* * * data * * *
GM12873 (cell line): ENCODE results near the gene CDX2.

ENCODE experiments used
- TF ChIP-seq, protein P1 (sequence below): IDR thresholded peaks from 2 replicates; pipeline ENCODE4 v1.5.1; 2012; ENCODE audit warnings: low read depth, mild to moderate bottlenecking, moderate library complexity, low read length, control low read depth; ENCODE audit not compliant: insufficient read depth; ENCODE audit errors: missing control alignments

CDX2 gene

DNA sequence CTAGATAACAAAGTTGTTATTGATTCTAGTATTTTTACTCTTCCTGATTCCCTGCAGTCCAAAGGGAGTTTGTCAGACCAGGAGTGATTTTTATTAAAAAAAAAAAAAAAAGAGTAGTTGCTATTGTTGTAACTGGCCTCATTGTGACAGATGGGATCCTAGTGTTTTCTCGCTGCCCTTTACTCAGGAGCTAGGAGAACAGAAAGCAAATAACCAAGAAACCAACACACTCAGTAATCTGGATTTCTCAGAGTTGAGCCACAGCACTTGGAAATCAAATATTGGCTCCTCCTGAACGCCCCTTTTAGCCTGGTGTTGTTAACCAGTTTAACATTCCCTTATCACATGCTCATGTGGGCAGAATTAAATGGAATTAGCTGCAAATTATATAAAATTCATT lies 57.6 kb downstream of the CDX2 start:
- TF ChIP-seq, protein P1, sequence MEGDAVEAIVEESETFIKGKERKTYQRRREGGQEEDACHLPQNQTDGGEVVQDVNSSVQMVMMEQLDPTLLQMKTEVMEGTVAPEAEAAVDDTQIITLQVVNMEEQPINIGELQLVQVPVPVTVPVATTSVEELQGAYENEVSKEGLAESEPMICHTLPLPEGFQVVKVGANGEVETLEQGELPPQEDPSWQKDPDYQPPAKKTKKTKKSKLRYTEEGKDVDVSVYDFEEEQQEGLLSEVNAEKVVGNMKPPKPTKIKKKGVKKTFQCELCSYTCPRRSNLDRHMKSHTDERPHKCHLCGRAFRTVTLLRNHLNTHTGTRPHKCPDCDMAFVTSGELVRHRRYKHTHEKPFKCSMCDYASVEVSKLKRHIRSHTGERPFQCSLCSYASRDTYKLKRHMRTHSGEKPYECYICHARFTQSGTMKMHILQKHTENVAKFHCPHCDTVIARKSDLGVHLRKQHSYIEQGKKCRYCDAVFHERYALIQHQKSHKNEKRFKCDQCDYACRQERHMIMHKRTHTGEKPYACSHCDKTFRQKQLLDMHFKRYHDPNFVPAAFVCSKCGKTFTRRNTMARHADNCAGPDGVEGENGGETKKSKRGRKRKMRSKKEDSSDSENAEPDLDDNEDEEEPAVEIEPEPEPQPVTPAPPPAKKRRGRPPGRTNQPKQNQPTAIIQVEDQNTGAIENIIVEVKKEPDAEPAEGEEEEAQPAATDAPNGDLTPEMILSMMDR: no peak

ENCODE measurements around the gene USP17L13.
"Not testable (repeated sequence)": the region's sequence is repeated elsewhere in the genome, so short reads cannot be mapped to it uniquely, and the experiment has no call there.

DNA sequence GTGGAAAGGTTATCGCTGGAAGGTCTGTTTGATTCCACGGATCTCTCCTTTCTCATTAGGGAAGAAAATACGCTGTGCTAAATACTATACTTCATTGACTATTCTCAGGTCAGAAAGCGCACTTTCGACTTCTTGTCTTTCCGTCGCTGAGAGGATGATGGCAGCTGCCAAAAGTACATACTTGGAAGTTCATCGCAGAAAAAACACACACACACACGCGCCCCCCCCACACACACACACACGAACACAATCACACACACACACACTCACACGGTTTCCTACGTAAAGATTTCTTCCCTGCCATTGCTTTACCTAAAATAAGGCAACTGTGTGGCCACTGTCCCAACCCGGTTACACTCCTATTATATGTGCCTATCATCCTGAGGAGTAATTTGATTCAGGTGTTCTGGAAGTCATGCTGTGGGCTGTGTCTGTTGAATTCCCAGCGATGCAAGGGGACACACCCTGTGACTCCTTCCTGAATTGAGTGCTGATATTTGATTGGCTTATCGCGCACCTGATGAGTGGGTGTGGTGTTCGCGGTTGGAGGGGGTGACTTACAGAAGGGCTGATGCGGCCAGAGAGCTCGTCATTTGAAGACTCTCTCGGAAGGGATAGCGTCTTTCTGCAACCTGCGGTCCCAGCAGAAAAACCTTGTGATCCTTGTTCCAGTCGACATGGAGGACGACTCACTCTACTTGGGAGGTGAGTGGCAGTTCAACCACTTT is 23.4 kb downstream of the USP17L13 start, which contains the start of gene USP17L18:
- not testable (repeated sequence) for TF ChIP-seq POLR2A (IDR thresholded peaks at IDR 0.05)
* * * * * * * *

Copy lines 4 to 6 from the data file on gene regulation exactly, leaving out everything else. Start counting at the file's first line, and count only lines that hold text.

CDX2 gene

DNA sequence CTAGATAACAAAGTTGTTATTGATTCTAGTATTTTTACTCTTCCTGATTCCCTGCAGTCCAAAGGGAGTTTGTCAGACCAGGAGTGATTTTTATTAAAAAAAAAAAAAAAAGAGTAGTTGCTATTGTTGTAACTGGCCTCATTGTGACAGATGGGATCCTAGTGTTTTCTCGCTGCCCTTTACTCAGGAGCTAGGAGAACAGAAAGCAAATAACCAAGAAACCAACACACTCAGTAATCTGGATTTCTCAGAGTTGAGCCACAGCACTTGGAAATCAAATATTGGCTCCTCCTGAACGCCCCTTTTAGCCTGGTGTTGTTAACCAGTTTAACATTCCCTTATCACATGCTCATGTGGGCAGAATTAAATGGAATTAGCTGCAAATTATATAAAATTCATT lies 57.6 kb downstream of the CDX2 start:
- TF ChIP-seq, protein P1, sequence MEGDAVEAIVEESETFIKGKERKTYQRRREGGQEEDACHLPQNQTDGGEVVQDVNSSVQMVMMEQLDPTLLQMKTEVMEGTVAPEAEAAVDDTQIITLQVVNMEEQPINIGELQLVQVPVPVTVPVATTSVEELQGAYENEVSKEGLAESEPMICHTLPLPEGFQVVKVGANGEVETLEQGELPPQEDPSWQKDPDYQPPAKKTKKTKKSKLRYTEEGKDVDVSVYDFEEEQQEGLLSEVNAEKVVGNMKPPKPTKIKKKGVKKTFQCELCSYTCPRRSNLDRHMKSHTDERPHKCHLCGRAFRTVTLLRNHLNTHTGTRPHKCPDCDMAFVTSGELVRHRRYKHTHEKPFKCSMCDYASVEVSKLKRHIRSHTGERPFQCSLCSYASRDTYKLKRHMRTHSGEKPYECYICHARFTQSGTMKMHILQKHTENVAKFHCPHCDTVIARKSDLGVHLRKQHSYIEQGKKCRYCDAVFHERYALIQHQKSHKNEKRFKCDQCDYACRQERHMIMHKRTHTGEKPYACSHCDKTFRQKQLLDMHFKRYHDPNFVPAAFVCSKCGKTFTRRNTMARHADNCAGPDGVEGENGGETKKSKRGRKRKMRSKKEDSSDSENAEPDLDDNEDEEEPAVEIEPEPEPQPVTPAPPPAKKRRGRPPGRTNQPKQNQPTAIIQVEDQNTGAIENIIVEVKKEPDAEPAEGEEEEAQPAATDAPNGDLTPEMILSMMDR: no peak